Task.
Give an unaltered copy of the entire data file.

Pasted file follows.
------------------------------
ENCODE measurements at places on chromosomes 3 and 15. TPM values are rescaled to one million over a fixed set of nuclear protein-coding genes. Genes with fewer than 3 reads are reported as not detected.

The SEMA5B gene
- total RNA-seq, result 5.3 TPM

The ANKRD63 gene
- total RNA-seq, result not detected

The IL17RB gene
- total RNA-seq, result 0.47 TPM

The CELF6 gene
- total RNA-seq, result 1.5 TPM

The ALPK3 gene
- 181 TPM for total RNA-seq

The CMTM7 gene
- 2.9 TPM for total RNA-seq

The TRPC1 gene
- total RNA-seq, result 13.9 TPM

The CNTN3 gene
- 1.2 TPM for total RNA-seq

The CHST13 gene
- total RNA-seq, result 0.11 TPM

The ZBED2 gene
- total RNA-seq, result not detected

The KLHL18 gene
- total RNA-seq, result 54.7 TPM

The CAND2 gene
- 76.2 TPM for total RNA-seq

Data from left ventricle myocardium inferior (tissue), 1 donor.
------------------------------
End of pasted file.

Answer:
ENCODE measurements at places on chromosomes 3 and 15. TPM values are rescaled to one million over a fixed set of nuclear protein-coding genes. Genes with fewer than 3 reads are reported as not detected.

The SEMA5B gene
- total RNA-seq, result 5.3 TPM

The ANKRD63 gene
- total RNA-seq, result not detected

The IL17RB gene
- total RNA-seq, result 0.47 TPM

The CELF6 gene
- total RNA-seq, result 1.5 TPM

The ALPK3 gene
- 181 TPM for total RNA-seq

The CMTM7 gene
- 2.9 TPM for total RNA-seq

The TRPC1 gene
- total RNA-seq, result 13.9 TPM

The CNTN3 gene
- 1.2 TPM for total RNA-seq

The CHST13 gene
- total RNA-seq, result 0.11 TPM

The ZBED2 gene
- total RNA-seq, result not detected

The KLHL18 gene
- total RNA-seq, result 54.7 TPM

The CAND2 gene
- 76.2 TPM for total RNA-seq

Data from left ventricle myocardium inferior (tissue), 1 donor.